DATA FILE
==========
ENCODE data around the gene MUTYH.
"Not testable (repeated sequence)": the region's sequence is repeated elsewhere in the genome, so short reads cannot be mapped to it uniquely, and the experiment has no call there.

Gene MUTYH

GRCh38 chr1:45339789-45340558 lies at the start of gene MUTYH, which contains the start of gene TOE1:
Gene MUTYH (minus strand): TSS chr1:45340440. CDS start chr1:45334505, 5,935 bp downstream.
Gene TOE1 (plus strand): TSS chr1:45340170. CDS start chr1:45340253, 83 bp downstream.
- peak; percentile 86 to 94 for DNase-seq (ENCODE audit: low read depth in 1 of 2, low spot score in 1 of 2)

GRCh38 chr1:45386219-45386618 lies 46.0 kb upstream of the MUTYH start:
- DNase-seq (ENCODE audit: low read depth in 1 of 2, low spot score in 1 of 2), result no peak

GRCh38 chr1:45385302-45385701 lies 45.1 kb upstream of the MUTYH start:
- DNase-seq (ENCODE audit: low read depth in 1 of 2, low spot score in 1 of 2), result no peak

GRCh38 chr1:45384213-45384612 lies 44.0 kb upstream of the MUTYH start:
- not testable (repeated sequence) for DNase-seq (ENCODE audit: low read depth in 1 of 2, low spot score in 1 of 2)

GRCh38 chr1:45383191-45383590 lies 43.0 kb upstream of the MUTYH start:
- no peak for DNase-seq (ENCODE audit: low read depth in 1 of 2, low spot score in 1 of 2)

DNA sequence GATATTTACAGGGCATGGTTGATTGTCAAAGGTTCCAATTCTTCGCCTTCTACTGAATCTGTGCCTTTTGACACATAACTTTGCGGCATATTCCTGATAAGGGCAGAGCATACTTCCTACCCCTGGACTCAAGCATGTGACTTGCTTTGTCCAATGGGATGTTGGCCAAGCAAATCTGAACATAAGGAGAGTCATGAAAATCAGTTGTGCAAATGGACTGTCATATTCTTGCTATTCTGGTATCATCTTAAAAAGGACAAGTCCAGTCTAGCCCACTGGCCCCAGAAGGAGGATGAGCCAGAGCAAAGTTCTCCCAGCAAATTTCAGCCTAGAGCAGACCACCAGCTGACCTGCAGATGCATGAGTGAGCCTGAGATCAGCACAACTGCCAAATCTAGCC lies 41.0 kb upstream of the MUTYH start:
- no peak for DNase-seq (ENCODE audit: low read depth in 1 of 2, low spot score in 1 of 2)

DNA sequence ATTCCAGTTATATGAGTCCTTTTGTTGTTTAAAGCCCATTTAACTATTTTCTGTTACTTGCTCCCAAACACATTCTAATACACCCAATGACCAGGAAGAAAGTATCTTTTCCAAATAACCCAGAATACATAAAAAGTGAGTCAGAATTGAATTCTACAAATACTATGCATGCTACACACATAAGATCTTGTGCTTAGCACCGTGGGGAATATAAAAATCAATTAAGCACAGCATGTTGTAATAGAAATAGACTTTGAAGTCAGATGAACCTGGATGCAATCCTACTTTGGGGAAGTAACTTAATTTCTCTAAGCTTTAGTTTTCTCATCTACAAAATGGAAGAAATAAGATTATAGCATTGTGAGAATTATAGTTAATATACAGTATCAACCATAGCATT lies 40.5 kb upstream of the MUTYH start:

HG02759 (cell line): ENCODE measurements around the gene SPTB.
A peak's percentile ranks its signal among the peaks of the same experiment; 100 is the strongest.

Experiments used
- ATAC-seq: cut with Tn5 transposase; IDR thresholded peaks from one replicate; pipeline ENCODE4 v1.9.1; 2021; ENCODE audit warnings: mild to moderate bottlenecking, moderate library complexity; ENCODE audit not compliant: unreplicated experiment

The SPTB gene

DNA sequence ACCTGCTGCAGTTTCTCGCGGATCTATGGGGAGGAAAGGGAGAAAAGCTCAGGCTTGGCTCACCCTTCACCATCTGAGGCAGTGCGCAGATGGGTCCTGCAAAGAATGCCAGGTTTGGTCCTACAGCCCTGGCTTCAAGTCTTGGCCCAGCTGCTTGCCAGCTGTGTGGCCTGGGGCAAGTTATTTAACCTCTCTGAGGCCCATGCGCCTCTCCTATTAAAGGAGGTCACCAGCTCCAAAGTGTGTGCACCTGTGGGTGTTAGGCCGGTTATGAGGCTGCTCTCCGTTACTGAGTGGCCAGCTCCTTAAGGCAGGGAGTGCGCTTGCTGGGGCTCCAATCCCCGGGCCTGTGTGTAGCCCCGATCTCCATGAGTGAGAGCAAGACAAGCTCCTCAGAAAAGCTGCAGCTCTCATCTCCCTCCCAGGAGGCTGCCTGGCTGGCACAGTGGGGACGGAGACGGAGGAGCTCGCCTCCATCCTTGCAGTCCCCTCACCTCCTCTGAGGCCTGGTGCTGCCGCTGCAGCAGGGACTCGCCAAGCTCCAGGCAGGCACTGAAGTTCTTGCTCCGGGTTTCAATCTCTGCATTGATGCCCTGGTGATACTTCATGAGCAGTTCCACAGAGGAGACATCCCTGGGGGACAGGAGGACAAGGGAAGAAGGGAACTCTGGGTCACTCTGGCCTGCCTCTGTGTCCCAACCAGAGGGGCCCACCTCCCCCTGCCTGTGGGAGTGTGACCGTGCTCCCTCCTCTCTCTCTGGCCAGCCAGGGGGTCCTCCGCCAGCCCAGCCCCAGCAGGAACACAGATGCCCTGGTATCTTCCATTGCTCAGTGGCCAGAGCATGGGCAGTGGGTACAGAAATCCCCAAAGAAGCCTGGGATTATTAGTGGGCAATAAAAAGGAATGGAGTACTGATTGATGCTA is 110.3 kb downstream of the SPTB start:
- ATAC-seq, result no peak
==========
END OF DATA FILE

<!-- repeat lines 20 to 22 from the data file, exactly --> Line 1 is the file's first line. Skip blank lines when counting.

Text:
A peak's percentile ranks its signal among the peaks of the same experiment; 100 is the strongest.

Experiments used
- ATAC-seq: cut with Tn5 transposase; IDR thresholded peaks from one replicate; pipeline ENCODE4 v1.9.1; 2021; ENCODE audit warnings: mild to moderate bottlenecking, moderate library complexity; ENCODE audit not compliant: unreplicated experiment